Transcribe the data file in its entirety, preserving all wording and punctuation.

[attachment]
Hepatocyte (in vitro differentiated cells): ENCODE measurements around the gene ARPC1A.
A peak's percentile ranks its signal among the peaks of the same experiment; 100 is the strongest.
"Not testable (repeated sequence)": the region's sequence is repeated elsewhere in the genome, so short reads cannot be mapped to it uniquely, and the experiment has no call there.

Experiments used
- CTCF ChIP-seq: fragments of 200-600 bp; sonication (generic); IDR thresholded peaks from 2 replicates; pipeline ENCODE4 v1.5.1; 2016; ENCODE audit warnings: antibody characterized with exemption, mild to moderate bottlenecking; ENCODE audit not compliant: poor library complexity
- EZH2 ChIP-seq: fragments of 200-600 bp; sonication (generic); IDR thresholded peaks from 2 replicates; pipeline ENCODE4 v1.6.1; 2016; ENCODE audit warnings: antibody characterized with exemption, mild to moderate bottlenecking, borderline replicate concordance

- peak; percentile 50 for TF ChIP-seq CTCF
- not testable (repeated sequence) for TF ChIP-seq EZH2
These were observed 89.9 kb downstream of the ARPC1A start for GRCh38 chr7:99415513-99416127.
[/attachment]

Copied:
Hepatocyte (in vitro differentiated cells): ENCODE measurements around the gene ARPC1A.
A peak's percentile ranks its signal among the peaks of the same experiment; 100 is the strongest.
"Not testable (repeated sequence)": the region's sequence is repeated elsewhere in the genome, so short reads cannot be mapped to it uniquely, and the experiment has no call there.

Experiments used
- CTCF ChIP-seq: fragments of 200-600 bp; sonication (generic); IDR thresholded peaks from 2 replicates; pipeline ENCODE4 v1.5.1; 2016; ENCODE audit warnings: antibody characterized with exemption, mild to moderate bottlenecking; ENCODE audit not compliant: poor library complexity
- EZH2 ChIP-seq: fragments of 200-600 bp; sonication (generic); IDR thresholded peaks from 2 replicates; pipeline ENCODE4 v1.6.1; 2016; ENCODE audit warnings: antibody characterized with exemption, mild to moderate bottlenecking, borderline replicate concordance

- peak; percentile 50 for TF ChIP-seq CTCF
- not testable (repeated sequence) for TF ChIP-seq EZH2
These were observed 89.9 kb downstream of the ARPC1A start for GRCh38 chr7:99415513-99416127.